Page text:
The flip side of the hot IPO market? A chill could trigger a sudden cash crunch in biotech, followed by more deals
Over the last 5 years biotech IPOs and follow-ons have raised a tsunami of cash totaling some $128 billion, according to a new estimate out from Leerink. And these newly coined public players have been spending money fast.
Geoffrey Porges says that by the end of Q3 $85 billion was burned in pursuit of their goals. And with $43 billion still on the books, he’s raising a red flag for the cash crunch that may be awaiting a large segment of these drug development upstarts as early as 2019.
Looking at the 222 biotechs that remain in the group after accounting for buyouts and failures, Porges found that they were collectively spending $3.5 billion a quarter at last look. That burn rate could extend out a reassuringly long way: 3.5 years to be exact. But 3 out of 10 of these companies have less than 18 months of cash — a figure that is likely to hit 50% a year from now.
That could prove a problem after the new public companies in the industry developed a $14 billion per year appetite for spending.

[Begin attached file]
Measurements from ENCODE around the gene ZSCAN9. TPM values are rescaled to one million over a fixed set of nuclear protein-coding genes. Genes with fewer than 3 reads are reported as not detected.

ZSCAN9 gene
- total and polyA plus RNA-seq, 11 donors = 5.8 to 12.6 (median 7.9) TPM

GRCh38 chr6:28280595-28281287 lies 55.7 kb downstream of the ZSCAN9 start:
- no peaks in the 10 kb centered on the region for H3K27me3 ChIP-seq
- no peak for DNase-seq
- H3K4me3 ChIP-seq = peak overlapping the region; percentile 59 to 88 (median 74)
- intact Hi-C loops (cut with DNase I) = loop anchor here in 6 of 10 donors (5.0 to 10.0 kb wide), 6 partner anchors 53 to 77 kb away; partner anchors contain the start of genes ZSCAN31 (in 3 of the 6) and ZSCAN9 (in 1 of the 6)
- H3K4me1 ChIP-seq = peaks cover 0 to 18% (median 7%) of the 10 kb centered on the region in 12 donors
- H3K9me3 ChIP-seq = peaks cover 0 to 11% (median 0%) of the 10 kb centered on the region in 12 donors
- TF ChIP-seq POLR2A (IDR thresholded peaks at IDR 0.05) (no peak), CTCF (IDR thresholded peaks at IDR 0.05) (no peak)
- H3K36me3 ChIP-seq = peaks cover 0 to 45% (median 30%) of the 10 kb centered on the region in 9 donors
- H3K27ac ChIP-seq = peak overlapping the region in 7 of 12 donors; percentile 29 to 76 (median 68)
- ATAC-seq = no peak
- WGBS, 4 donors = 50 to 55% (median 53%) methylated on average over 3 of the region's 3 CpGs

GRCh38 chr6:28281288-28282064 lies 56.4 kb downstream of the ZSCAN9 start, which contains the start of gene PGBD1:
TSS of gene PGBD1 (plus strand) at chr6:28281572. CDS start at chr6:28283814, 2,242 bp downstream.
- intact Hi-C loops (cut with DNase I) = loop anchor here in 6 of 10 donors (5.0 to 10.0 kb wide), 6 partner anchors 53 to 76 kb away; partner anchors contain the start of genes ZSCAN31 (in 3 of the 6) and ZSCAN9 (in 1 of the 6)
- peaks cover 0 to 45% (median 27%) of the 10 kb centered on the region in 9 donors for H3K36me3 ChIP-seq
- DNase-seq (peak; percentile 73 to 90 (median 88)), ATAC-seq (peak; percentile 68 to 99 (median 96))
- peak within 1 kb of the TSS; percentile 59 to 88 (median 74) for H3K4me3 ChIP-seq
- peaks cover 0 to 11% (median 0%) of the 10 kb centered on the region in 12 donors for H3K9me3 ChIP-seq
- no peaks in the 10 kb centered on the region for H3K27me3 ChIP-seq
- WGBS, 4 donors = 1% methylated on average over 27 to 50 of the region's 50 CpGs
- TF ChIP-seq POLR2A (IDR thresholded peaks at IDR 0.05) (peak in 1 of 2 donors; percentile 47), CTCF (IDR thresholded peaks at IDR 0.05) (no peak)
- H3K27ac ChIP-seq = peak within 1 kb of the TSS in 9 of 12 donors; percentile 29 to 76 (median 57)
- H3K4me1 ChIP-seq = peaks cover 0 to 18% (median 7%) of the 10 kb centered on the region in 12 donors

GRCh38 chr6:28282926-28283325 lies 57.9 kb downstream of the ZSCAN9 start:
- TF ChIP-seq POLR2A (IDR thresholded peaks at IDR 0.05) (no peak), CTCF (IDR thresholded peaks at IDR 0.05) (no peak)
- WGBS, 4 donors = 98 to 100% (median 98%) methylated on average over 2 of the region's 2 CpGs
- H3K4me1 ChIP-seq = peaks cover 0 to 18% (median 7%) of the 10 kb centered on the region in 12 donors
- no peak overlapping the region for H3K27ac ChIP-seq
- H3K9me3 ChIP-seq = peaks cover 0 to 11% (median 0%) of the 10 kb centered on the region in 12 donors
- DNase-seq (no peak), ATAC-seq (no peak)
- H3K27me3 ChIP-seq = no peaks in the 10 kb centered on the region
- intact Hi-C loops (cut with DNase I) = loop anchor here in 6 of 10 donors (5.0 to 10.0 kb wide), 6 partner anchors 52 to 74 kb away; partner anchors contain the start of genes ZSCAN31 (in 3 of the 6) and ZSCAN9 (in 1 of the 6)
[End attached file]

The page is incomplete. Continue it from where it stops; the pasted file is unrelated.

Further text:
Without a hot market to turn to for more money, Porges is looking for a return to alternative sources of cash — which may help heat up the deal market for major players who have been waiting for valuations to cool down.
By this time next year, the financing needs of these companies will be acute, and just keeping their current development plans funded will require additional capital of $3-4bn per quarter. With capital markets now effectively closed to new issues, investors are likely to find companies in the sector increasingly nervous about capital during 2019. Other less traditional sources of capital, including restructuring, asset sales, royalty financing and convertible debt, will be much more actively considered during the coming year, assuming capital markets remain in their current volatile state.
Of course, nothing keeps going up forever. The best of these companies will start preparing for leaner days, before the cash runs low.
Slightly less than half of Porges’ cohort of companies has less than 2 years of cash on hand now, with 61% holding enough money for less than 10 quarters and 30% at 3 years-plus.
This means that without further capital, and assuming constant, not growing expenses, then by the end of Q3 2019, or one year from now, 45% of these companies will have only one year of cash, and ~60% will have only 18 months of cash available.